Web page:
This post has been written by Elyse Bruce, and may also be read on her blog here. In the coming days, you will see more entries about the Idle No More movement, and matters concerning the rights of indigenous people. I will be providing a point of view from a white Anglo-Saxon protestant perspective, and she from a Metis one. It is our hope that our comments give many people food for thought about human nature, humanity, and human rights.
Idle No More: Another View
January 2, 2013 — Elyse Bruce
I worry about the direction in which Canada is headed, where the Stephen Harper government has such disrespect for the treaties and agreements that are at the heart of this country.
I see the injustices that are allowed to continue and I see the continued bad faith and vexatious manner in which the First Nations people are treated.
My mother never spoke much about her childhood past snippets of happier moments. For years, I knew that she, like her many siblings, were sent away to school. I knew that she spent most of her Grade 8 year bedridden and that she was sent home afterwards, never to return to the school. She never spoke about her life at school or about her life before she went to school.
When my father researched the family genealogy, my mother’s lineage was comparatively easy to trace compared to my father’s and most of this was because the stories of my mother’s ancestors were a wealth of information as to where they came from and where they went and what they did and why the did what they did. All my father had to go on for his family lineage were documents and microfiche in government offices and libraries in Europe.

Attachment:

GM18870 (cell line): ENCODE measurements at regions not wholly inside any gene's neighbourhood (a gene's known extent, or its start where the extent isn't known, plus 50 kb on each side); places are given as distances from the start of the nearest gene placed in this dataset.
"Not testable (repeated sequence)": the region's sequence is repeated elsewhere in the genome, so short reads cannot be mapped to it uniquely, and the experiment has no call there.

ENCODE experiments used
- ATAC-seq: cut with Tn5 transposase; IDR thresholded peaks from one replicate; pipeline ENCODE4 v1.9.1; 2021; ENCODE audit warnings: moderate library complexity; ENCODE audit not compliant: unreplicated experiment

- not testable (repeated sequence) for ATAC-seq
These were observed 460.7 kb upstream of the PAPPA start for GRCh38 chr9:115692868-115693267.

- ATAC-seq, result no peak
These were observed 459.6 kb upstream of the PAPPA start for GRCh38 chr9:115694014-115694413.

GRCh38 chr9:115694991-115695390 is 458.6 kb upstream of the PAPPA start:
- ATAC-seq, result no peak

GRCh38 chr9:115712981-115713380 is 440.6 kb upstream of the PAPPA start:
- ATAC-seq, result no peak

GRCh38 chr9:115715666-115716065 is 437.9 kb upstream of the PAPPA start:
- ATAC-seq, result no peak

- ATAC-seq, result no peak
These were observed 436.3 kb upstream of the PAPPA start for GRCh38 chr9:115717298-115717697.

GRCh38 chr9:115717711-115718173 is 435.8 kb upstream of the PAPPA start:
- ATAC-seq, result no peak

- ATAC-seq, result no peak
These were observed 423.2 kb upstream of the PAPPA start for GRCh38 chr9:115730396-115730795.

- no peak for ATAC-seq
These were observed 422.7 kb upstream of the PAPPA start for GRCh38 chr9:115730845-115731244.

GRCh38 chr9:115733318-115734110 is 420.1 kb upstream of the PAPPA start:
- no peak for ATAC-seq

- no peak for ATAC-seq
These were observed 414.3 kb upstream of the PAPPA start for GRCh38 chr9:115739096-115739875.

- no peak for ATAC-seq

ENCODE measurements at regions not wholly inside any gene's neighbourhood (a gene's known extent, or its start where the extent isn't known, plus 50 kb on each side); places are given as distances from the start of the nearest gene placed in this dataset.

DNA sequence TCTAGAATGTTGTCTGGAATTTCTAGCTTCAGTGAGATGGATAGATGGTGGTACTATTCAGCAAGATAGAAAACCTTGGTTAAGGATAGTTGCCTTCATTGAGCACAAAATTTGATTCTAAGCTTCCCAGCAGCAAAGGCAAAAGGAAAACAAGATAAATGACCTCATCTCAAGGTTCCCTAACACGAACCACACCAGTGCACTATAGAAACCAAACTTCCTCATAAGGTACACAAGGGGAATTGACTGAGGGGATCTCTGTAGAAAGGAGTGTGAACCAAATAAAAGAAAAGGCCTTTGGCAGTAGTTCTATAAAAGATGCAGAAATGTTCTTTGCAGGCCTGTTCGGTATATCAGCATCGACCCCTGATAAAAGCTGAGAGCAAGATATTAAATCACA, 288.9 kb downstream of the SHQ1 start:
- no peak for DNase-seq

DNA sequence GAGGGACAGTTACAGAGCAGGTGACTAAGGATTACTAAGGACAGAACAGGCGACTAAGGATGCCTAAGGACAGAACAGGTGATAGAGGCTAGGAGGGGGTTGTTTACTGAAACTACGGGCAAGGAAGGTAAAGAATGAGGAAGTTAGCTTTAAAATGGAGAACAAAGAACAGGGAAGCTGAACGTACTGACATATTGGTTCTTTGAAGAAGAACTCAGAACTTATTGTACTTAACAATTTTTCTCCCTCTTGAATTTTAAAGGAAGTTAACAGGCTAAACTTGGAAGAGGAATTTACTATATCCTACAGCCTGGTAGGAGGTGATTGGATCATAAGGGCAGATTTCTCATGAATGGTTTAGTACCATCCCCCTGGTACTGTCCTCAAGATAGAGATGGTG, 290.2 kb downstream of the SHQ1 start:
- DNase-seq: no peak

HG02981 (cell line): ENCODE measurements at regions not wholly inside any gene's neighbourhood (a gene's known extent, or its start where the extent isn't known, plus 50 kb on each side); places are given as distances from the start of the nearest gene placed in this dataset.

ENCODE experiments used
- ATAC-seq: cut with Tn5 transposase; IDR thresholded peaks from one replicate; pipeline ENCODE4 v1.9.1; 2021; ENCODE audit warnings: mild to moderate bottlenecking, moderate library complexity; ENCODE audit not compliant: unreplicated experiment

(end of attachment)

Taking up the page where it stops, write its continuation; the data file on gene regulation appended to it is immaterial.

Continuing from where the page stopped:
When my siblings and I were old enough to understand the value of this genealogy, it was shared with us with one codicil: never tell anyone about my mother’s side of the family. That was to be kept to ourselves.
But my father’s lineage was shared openly and with great abandon at gatherings and parties and get-togethers where people would engage in raucous laughter at the antics of my paternal grandparents (he being an Irishman from Dublin and she being a first generation German-American) along with the tales of Katie Kress and Thomas Osborne Davis and Francis Quick and others.
My younger sisters referred to me as the lucky one because I had a fair complexion. In time, my youngest sister married an Asian studying in Canada at the time and she easily passed for an Asian-Canadian with her features and skin colour. My middle sister continued to bleach her hair out to the lightest tones possible and to lighten her skin tone, only succeeding to get it lightened to the point where she was mistaken for someone from the Mediterranean with her olive skin tone.
Over the years, I did little to hide my appearance since I was told repeatedly that I was lucky to have been born with such fair skin. I was mistaken for being Lebanese and I was mistaken for being a first generation Asian-Canadian. I was mistaken for being Spanish and I was mistaken for being first generation something or other with neither the something nor the other ever being identified by the speaker. Whatever I was, it didn’t seem to matter too much to anyone as long as I was good at my job as a professional musician, singer-songwriter and composer.